“After the storm, it was all repair. Then it went into remodeling,” Williams said during a busy afternoon at his in-town lumber yard last week. “Whatever was standing and was good enough to fix they were fixing. Whatever was standing and was not good enough to fix was knocked down.”

Williams has been in the lumber business for decades. He says there was a healthy economy for construction prior to the storm, but demand has increased at points after it.

“There were a lot of things that were just torn completely down. So today, new construction is very strong – we’re at a housing deficit in this county,” Williams said.

It might seem mystifying that, in the midst of a regional timber shortage, coupled with an elevated demand for lumber, Williams’ business could rise to the occasion. But he says that has much to do with where wood is purchased from, and for what purpose.

“All the mills we bought from in the entire area – out of Alabama, Georgia, just told us, call us and you can have as much as you want. So we had no restrictions on how much material we were able to get,” Williams recalled. “As soon as tractor trailers could roll down 231 and get into tow, we were getting material delivered here.”

But lumber businesses selling construction-grade product can’t use the kind of wood that’s most prevalent in the region. Slash Pine.

“Most of the lumber in Bay County that is grown for some sort of harvest and use in the lumber business, or the timber business – is mainly used for the paper mill,” Williams explained. “And I would venture to say there’s very few – very little lumber that comes out of the Bay County area that’s used for the lumber business.”

144 miles to the east of Panama City, lies Perry. Home to the Foley cellulose mill. It processes trees for a laundry list of products using wood pulp. Scott Mixon is public affairs manager for the mill’s owner, Georgia Pacific. Like any paper mill in Florida, it uses slash pine.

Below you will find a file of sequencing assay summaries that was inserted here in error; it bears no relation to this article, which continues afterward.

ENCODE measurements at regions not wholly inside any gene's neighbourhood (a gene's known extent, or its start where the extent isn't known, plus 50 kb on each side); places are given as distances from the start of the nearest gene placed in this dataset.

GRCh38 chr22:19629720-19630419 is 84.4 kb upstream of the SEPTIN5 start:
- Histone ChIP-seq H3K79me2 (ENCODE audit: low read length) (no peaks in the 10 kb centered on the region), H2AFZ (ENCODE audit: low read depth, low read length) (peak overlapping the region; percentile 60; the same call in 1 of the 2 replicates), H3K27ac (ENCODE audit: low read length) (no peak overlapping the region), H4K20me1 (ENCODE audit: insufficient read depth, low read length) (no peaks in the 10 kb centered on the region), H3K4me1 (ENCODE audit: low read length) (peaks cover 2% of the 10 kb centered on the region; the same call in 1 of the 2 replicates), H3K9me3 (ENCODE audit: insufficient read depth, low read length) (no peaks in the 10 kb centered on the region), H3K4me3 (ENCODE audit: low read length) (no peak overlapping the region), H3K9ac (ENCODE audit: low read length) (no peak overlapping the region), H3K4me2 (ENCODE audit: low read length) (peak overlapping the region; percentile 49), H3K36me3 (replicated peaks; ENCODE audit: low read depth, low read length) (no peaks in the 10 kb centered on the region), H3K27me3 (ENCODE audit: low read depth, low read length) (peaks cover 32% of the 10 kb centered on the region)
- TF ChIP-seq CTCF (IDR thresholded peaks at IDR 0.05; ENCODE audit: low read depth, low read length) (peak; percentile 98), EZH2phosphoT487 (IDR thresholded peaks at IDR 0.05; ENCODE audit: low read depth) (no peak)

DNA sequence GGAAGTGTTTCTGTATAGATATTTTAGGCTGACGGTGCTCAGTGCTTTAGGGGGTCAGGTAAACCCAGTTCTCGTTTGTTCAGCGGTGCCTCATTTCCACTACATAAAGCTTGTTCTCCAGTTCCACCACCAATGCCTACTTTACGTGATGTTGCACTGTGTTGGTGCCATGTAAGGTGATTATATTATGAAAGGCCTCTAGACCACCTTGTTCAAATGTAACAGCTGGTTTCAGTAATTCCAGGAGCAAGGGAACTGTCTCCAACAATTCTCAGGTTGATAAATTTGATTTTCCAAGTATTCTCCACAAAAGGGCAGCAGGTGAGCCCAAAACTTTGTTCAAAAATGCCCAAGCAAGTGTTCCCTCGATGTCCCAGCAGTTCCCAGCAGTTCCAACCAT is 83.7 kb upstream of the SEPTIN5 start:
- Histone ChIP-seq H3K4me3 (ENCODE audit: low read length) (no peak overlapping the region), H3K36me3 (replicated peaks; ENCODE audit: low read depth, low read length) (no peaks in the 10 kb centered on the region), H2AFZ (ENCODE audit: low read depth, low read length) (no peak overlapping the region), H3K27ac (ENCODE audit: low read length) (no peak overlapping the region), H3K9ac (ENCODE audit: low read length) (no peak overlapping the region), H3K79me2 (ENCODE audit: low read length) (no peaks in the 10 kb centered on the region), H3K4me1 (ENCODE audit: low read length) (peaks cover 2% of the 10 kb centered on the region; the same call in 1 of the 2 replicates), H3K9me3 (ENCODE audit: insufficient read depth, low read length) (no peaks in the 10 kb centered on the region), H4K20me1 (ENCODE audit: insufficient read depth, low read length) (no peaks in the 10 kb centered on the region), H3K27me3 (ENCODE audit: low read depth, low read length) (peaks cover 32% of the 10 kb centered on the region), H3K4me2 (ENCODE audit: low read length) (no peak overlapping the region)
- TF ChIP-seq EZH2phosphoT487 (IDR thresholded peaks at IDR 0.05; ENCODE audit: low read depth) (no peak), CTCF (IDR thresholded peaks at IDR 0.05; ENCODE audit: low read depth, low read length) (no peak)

“If that storm were to hit here, then it would have impacted wood supply significantly. We take in a little over two million tons annually in slash pine, and that’s both in logs and in chips,” Mixon said.

Panama City’s paper mill did not return calls for an interview. But the Foley mill sources its trees from the surrounding area – and Mixon says had Michael shifted east just a hair—the impact would have been just as devastating if not worse.

“We have over 500 employees, we can account for probably close to 20% of all the jobs here in Taylor county,” Mixon said. “A storm of that magnitude could impact that economic balance, greatly.”

Meanwhile, as Panhandle businesses continue trying to rebound from the storm’s aftermath, Mid-South Lumber’s Dave Williams is remaining optimistic.

“I think a lot of people in Bay County are looking at this as build better. Move forward, and make this even better than what it was – and it was great. It was a wonderful place to live, and a beautiful community before the storm. And the only thing we’re lacking now is some trees.”